$200 Antique Shop Find Identified as Salvador Dalí’s First Surrealist Work
He painted the work when he was still a teenager.
Painter and art historian Tomeu L’Amo, who purchased the canvas, titled The Intrautirine Birth of Salvador Dalí, in 1988, always suspected that it might be by Dalí. Now, the experts have confirmed his hunch.
“I was very happy. I felt like a kid in a candy store,” he said in a news conference announcing the discovery. (Despite the work’s new attribution, it has yet to be accepted into the artist’s official canon by the Gala-Salvador Dalí Foundation.)
The painting was initially dismissed as the work of an unknown artist because a signature dates the piece to 1896, eight years before the artist was born. Ten years of scientific testing have dated the painting to 1921, when Dalí would have been 17, and identified underlying black and blue pencil marks, one of his commonly utilized techniques.
Handwriting analysis also found the canvas’s inscription, “To My Dear Teacher on the day of his birth,” to match known samples of Dalí’s writing from the 1920s. Tests showed that a spelling mistake he often made had been corrected.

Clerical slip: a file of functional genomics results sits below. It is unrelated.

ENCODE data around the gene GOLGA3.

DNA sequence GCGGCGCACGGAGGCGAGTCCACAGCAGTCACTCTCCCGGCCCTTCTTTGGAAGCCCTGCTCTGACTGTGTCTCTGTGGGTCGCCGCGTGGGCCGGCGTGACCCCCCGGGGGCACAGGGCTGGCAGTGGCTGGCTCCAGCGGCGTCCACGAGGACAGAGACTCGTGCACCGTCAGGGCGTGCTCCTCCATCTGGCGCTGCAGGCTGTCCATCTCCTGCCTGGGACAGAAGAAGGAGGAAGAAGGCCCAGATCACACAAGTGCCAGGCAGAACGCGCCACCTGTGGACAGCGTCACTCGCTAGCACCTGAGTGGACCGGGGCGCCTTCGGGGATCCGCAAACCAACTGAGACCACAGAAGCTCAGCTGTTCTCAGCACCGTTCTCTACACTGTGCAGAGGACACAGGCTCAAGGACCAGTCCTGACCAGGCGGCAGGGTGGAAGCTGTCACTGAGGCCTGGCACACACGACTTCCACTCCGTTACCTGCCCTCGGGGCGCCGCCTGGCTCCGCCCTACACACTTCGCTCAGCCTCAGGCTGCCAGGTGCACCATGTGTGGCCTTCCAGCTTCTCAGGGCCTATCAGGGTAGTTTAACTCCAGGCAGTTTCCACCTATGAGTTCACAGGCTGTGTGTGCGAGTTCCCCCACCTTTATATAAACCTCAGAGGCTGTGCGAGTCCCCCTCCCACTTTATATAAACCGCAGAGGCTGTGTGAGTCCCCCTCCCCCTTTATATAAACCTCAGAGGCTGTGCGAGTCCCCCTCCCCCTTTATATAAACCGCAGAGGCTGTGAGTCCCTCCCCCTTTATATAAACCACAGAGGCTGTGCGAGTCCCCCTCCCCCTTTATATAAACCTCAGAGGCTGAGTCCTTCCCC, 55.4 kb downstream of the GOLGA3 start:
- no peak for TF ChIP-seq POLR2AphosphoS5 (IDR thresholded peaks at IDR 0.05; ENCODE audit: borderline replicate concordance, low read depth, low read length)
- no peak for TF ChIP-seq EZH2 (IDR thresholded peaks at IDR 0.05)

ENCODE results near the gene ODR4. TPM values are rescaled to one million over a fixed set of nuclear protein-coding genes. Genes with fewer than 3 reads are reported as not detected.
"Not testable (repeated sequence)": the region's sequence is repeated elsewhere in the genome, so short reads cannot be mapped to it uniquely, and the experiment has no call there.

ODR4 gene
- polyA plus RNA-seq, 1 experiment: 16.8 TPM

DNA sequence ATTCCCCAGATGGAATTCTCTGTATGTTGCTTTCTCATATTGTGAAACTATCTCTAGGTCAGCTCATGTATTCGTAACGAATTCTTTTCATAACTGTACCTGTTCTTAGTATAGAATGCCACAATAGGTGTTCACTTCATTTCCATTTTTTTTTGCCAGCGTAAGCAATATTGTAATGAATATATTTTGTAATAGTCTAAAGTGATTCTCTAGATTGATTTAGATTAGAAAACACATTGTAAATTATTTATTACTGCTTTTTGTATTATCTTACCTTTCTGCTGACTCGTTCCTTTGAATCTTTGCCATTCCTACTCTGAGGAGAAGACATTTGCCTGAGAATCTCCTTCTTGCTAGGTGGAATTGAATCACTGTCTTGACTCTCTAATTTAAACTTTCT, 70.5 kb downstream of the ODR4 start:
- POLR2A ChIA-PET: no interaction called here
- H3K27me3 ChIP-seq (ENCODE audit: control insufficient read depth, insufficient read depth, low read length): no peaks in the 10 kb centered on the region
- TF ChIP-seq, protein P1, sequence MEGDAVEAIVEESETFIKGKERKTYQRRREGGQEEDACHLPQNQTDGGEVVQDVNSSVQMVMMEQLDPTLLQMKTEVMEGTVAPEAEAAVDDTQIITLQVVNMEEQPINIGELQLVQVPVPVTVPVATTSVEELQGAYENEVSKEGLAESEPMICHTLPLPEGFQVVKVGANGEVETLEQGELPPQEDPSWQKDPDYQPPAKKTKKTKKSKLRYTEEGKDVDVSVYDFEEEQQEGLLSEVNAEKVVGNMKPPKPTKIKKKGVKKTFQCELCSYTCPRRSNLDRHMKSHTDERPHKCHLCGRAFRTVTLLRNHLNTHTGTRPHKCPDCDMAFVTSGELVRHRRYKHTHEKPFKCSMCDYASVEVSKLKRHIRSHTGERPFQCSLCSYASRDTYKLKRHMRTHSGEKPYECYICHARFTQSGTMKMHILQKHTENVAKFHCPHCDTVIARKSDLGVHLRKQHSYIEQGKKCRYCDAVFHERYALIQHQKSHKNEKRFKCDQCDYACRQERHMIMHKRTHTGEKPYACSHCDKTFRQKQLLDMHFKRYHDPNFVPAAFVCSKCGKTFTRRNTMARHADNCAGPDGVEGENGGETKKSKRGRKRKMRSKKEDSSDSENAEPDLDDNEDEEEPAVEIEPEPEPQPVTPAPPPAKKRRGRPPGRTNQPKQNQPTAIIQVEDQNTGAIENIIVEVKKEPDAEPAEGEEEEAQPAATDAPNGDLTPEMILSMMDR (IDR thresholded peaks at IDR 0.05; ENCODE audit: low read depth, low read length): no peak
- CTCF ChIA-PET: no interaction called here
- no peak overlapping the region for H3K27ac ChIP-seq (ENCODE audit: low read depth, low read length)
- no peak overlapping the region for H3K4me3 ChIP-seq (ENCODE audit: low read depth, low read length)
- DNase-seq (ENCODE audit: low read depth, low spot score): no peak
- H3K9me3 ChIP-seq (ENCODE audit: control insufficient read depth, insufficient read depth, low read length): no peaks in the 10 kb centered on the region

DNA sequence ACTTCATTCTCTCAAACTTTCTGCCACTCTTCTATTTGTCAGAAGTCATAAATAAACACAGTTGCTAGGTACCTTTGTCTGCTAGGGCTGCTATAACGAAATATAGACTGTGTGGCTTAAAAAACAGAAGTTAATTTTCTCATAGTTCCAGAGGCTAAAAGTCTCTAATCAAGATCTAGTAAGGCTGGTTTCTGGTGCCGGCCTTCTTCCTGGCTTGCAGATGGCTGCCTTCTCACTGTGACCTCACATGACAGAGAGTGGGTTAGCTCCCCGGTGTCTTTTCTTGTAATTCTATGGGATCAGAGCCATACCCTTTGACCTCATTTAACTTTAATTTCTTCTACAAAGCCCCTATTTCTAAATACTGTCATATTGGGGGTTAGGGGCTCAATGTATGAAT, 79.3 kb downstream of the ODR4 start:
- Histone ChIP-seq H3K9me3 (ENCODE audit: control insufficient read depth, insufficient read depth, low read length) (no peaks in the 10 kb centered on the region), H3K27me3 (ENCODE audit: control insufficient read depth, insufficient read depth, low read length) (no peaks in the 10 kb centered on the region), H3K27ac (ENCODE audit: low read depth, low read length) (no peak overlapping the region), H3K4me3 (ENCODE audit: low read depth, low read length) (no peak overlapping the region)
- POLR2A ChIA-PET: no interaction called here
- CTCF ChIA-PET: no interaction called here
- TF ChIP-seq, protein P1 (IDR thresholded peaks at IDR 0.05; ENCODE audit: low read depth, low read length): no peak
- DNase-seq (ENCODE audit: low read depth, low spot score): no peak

The misleading 1896 date may be a reference to the conception of the artist’s namesake, his older brother, who died nine months before Dalí was born. The artist was once quoted as saying “very young I composed a piece on angels,” further bolstering the case for the piece’s authentication.
While the Surrealist movement didn’t officially kick off until 1924, the term was already in use at the time of the painting’s conception. According to Nicolas Descharnes, an expert on the artist who spoke to the AFP, “The painting can be considered the first Surrealist work of Dalí.”
L’Amo has already sold the piece to an anonymous collector for an undisclosed price.
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